CUTS are to be made across several government departments to funnel extra cash into the NHS and to keep trains running.
Over the summer, First Minister, Mark Drakeford announced that £900 million worth of cuts had to be made to balance the books in its £20 billion budget.
Announcing where the cuts are to be made earlier today (Tuesday), Rebecca Evans MS, Minister for Finance and Local Government, said that the Welsh Government will provide the NHS in Wales with an extra £425 million this year.
Transport for Wales will also see its budget increase by £125m this year to help 'safeguard services for passengers and continue the programme of transformation'.
However, these funding boosts come at a cost.
Ms Evans said: "As a result, the departmental changes to revenue budgets in-year are as follows, and the changes are broadly proportionate to the size of the departmental budgets as a share of the overall Welsh budget.
"The education and Welsh language budget will be revised down by £74.7 million.
"The finance and local government budget, excluding the RSG, will be revised down by £28.5 million. The economy budget will be revised down by £28.6 million.
"The rural affairs budget will be revised down by £17.3 million.
"The social justice budget will be revised down by £7 million. And the budget for the running costs of the Welsh Government will be revised down by £27.5 million.
"As I've set out, two portfolios will see increases.
The health and social services budget will increase by £425 million, which will see investment in the NHS increase year on year.
"The climate change budget will increase by £82.6 million, which, alongside other savings within the portfolio, will enable £125 million of additional funding to Transport for Wales.127
"In order to meet our overall pressures, we will also need to make changes to capital budgets.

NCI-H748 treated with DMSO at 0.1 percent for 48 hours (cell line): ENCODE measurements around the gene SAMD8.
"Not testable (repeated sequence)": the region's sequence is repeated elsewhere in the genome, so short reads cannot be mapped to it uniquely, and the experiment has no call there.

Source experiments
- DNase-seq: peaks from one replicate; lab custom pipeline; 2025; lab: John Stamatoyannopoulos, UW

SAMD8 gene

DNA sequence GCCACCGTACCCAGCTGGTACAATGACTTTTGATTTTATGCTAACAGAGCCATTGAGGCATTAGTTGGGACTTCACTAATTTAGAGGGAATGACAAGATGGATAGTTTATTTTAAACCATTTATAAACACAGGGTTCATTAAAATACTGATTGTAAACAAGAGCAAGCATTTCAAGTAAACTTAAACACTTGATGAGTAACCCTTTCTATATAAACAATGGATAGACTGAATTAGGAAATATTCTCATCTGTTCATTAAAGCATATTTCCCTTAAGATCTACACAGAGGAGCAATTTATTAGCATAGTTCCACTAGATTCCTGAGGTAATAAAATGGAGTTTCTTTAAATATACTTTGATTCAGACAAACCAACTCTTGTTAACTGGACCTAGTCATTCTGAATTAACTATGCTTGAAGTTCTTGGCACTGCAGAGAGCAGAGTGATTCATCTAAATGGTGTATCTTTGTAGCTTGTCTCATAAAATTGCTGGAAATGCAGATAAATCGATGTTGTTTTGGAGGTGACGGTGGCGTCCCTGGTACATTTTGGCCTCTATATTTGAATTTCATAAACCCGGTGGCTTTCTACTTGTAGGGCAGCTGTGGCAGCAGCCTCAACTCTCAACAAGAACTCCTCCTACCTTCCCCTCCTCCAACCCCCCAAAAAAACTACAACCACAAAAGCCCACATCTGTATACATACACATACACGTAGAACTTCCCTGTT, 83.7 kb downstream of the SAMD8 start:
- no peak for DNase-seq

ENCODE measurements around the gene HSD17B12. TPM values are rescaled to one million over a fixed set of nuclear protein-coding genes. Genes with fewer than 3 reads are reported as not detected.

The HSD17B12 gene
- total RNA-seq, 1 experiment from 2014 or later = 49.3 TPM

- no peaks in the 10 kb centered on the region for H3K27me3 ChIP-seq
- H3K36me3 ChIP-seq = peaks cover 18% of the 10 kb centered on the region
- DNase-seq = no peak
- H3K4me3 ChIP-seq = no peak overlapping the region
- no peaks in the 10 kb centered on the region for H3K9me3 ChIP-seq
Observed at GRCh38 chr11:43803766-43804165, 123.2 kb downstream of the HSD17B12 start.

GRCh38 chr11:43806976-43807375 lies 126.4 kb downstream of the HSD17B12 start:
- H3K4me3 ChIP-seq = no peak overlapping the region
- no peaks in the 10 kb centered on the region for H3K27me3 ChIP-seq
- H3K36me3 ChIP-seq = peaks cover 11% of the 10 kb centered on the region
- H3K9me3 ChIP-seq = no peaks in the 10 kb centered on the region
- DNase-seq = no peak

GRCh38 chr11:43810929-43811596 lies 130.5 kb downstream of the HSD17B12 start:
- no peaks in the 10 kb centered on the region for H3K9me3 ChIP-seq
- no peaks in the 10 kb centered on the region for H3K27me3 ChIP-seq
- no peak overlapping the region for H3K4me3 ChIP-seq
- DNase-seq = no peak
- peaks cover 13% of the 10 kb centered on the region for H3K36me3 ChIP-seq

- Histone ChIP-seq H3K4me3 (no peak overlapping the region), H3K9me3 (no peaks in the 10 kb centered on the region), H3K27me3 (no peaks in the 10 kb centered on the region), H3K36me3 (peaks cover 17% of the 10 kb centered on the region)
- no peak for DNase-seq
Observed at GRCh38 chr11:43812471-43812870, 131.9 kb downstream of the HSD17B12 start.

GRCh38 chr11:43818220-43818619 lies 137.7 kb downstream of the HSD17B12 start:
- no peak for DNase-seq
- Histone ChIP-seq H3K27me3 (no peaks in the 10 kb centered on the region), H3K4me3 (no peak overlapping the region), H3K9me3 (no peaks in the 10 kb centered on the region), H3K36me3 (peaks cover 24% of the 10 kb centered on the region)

"The climate change capital budget will change by £37.7 million.
"The education and Welsh language capital budget will change by £40 million.
"The economy capital budget will change by £36.5 million.
"The rural affairs capital budget will change by £20.2 million. And the finance and local government and social justice capital budgets will also change by less than £10 million each, with health and social services capital remaining unchanged."
Reacting to the announcement, Peredur Owen Griffiths MS, Plaid Cymru’s spokesperson on finance has highlighted the “vast discrepancies” between “the level of initial allocated funding and the actual level of spending”.
Mr Owen Griffiths has also asked for clarity on what impact “adding to the NHS shortfall” will have on the NHS in Wales, and whether targeted intervention across Wales’ health boards is going to be “a long-term feature.”
He added: “Poor management from the Labour government in Cardiff and an unfair funding formula from Westminster has left the Welsh Government scrambling to fill gaps in already stretched public services.
“Labour have been telling us since August that they’ve been working to address a £900m blackhole in their budget – which is almost 5% of the entire block grant for the current financial year. I’m sure many will be scratching their heads as to how they’ve been able to find an additional £550m now.
“There are vast discrepancies here between the level of initial allocated funding and the actual level of spending. This raises questions over how the figures were derived in the first place. It doesn't add up."